China's GDP growth grinds to three-decade low as tariffs hit production
Slide in China's exports accelerated in September while imports contracted for a fifth straight month
China's third-quarter economic growth slowed more than expected and to its weakest pace in almost three decades as the bruising US trade war hit factory production.
Gross domestic product rose just 6 per cent year-on-year, marking a further loss of momentum for the economy from the second quarter's 6.2 per cent growth.
China's trading partners and investors are closely watching the health of the world's second-largest economy as the trade war with the US fuels fears about a global recession.
Asian stocks stumbled after the data, reversing gains made on the UK and European Union striking a long-awaited Brexit deal.
Downbeat Chinese data in recent months has highlighted weaker demand at home and abroad.
Nie Wen, a Shanghai-based economist at Hwabao Trust, pinned the worse-than-expected GDP growth mainly to weakness in export-related industries, especially the manufacturing sector.
"Given exports are unlikely to stage a comeback and a possible slowdown in the property sector, the downward pressure on China's economy is likely to continue, with fourth-quarter economic growth expected to slip to 5.9 per cent," Mr Nie said.
"Authorities will loosen policies, but in a more restrained way."
The third-quarter GDP growth was the slowest since the first quarter of 1992, the earliest quarterly data on record, and missed forecasts for 6.1 per cent growth in a Reuters poll of analysts. It was also at the bottom end of the government's full-year target range of 6 per cent to 6.5 per cent.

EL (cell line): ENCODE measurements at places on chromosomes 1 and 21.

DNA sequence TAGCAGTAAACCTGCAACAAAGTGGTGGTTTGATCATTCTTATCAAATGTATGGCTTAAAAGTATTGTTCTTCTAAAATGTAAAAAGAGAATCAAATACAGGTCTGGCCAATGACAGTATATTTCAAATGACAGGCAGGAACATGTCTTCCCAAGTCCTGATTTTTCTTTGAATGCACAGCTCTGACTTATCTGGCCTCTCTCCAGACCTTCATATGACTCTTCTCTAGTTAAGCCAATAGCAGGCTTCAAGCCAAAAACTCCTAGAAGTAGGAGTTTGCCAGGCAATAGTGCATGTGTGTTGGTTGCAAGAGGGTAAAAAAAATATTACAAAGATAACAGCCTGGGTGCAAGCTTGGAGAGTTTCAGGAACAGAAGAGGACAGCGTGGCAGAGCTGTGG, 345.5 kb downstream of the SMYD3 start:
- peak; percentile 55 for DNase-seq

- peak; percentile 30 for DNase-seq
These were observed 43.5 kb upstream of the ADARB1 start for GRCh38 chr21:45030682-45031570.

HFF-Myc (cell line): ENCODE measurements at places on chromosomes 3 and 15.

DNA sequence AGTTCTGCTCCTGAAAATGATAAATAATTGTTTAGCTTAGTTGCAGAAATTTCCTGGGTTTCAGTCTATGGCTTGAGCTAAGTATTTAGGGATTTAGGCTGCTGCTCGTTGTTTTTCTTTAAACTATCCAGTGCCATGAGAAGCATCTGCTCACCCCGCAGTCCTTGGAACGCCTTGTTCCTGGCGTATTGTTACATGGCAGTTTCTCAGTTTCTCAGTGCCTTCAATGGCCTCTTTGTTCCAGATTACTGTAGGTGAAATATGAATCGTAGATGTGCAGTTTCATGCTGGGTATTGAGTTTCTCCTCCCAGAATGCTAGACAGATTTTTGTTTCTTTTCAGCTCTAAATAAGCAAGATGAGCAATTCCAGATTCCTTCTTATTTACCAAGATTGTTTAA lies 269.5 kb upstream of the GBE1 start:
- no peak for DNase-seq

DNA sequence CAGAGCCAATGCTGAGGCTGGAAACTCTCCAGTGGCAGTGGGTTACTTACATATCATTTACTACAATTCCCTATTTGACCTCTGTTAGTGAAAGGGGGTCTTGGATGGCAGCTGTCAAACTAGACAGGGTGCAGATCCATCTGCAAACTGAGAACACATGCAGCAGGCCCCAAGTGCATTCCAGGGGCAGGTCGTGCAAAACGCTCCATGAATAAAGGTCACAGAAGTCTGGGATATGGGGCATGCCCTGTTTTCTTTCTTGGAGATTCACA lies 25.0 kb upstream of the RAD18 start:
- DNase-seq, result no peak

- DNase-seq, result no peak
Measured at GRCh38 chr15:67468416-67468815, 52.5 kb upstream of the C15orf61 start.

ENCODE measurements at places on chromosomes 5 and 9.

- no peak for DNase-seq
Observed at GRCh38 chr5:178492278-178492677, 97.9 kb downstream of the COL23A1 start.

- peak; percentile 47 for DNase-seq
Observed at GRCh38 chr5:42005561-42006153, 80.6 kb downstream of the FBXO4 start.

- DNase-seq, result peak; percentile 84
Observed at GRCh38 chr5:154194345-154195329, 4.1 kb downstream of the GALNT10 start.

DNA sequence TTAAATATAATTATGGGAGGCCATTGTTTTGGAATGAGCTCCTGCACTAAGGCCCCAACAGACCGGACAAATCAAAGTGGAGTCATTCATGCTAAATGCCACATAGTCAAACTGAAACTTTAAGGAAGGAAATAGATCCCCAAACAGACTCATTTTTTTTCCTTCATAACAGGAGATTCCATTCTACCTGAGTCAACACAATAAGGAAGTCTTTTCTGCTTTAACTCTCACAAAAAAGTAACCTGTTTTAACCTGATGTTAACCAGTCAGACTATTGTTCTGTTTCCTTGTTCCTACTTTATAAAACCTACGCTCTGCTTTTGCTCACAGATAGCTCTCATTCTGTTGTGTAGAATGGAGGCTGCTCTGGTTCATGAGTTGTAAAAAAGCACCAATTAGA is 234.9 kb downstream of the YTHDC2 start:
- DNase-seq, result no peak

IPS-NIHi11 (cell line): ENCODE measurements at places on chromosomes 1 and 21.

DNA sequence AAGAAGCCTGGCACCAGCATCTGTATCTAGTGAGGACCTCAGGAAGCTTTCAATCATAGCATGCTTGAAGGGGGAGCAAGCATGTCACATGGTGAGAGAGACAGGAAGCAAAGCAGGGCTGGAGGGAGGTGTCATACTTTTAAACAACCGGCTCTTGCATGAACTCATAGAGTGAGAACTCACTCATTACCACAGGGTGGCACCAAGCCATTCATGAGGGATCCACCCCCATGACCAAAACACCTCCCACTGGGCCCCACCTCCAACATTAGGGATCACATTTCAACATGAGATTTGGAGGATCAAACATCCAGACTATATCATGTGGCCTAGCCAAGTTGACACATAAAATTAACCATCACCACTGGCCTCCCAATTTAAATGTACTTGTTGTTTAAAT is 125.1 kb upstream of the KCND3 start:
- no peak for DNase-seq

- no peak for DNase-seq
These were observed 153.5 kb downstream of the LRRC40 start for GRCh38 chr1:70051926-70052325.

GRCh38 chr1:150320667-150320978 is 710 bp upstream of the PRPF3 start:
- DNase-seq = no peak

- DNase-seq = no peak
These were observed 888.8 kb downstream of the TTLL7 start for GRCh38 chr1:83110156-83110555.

In a briefing after the GDP data release, Mao Shengyong, a spokesman for China's statistics bureau, announced Beijing's plans to bring forward some 2020 special local government bond issuance to this year, in a move to spur regional infrastructure investment.
Even recent signs of breakthrough in the protracted trade war between Beijing and Washington are unlikely to change the economic outlook any time soon.
US President Donald Trump said last week the two sides had reached agreement on the first phase of a deal and suspended a tariff hike, but officials warn much work still needed to be done.
A slide in China's exports accelerated in September while imports contracted for a fifth straight month.
The drags on demand, both domestic and global, have hit several key parts of the economy with weakness seen in freight shipments, factory power generation, employment and entertainment spending.
The International Monetary Fund has warned the US-China trade war will cut 2019 global growth to its slowest pace since the 2008-2009 financial crisis.
Beijing has relied on a combination of fiscal stimulus and monetary easing to weather the current slowdown, including trillions of yuan in tax cuts and local government bonds to fund infrastructure projects and efforts to spur bank lending.
Updated: October 18, 2019 10:23 AM